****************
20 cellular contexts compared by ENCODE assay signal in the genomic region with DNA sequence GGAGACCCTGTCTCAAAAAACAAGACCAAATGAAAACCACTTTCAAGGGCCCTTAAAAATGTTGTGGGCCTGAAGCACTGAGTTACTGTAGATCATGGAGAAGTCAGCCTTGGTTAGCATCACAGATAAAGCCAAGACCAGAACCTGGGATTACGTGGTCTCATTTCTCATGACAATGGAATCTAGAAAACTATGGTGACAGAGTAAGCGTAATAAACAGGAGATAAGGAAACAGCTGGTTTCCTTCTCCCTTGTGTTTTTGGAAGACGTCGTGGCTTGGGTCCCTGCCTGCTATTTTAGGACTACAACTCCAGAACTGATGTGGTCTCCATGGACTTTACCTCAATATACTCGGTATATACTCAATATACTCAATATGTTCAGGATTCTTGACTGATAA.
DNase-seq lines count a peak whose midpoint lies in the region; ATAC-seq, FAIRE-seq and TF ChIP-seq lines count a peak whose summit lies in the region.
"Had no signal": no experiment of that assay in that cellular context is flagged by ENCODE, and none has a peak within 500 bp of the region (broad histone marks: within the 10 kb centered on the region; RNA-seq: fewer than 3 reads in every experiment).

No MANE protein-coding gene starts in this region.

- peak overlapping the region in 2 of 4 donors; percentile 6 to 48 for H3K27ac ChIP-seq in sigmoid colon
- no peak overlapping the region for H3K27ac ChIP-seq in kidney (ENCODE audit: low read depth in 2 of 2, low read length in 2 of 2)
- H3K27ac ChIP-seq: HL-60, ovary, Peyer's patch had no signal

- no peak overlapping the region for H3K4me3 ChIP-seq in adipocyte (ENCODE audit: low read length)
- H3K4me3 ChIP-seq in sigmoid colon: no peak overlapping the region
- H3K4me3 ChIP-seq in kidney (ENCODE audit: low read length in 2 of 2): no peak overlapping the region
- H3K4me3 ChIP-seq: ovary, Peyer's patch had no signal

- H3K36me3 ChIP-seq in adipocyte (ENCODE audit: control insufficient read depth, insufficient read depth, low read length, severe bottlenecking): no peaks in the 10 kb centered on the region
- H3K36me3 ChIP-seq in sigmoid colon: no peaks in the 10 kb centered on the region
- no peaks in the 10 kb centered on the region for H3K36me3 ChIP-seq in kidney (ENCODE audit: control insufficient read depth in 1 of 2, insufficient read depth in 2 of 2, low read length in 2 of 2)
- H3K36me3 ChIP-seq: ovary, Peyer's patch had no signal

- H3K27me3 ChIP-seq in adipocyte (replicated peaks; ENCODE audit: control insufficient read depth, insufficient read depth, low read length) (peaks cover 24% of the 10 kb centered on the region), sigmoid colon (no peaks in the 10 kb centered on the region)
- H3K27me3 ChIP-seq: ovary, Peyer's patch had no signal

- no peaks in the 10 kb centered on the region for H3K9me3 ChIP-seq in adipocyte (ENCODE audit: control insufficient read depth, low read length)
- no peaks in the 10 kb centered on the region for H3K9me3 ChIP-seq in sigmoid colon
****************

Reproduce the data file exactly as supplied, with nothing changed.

20 cellular contexts compared by ENCODE assay signal in the genomic region with DNA sequence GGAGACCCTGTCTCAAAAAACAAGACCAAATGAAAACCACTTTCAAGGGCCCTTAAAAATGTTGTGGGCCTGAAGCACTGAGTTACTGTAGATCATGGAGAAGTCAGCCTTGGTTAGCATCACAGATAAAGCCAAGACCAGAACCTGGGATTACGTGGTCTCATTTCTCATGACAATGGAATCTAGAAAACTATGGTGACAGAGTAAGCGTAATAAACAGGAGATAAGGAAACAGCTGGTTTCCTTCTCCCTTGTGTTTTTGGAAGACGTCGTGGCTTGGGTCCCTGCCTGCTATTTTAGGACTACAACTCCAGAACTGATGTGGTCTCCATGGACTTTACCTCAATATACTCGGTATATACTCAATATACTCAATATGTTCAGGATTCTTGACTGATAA.
DNase-seq lines count a peak whose midpoint lies in the region; ATAC-seq, FAIRE-seq and TF ChIP-seq lines count a peak whose summit lies in the region.
"Had no signal": no experiment of that assay in that cellular context is flagged by ENCODE, and none has a peak within 500 bp of the region (broad histone marks: within the 10 kb centered on the region; RNA-seq: fewer than 3 reads in every experiment).

No MANE protein-coding gene starts in this region.

- peak overlapping the region in 2 of 4 donors; percentile 6 to 48 for H3K27ac ChIP-seq in sigmoid colon
- no peak overlapping the region for H3K27ac ChIP-seq in kidney (ENCODE audit: low read depth in 2 of 2, low read length in 2 of 2)
- H3K27ac ChIP-seq: HL-60, ovary, Peyer's patch had no signal

- no peak overlapping the region for H3K4me3 ChIP-seq in adipocyte (ENCODE audit: low read length)
- H3K4me3 ChIP-seq in sigmoid colon: no peak overlapping the region
- H3K4me3 ChIP-seq in kidney (ENCODE audit: low read length in 2 of 2): no peak overlapping the region
- H3K4me3 ChIP-seq: ovary, Peyer's patch had no signal

- H3K36me3 ChIP-seq in adipocyte (ENCODE audit: control insufficient read depth, insufficient read depth, low read length, severe bottlenecking): no peaks in the 10 kb centered on the region
- H3K36me3 ChIP-seq in sigmoid colon: no peaks in the 10 kb centered on the region
- no peaks in the 10 kb centered on the region for H3K36me3 ChIP-seq in kidney (ENCODE audit: control insufficient read depth in 1 of 2, insufficient read depth in 2 of 2, low read length in 2 of 2)
- H3K36me3 ChIP-seq: ovary, Peyer's patch had no signal

- H3K27me3 ChIP-seq in adipocyte (replicated peaks; ENCODE audit: control insufficient read depth, insufficient read depth, low read length) (peaks cover 24% of the 10 kb centered on the region), sigmoid colon (no peaks in the 10 kb centered on the region)
- H3K27me3 ChIP-seq: ovary, Peyer's patch had no signal

- no peaks in the 10 kb centered on the region for H3K9me3 ChIP-seq in adipocyte (ENCODE audit: control insufficient read depth, low read length)
- no peaks in the 10 kb centered on the region for H3K9me3 ChIP-seq in sigmoid colon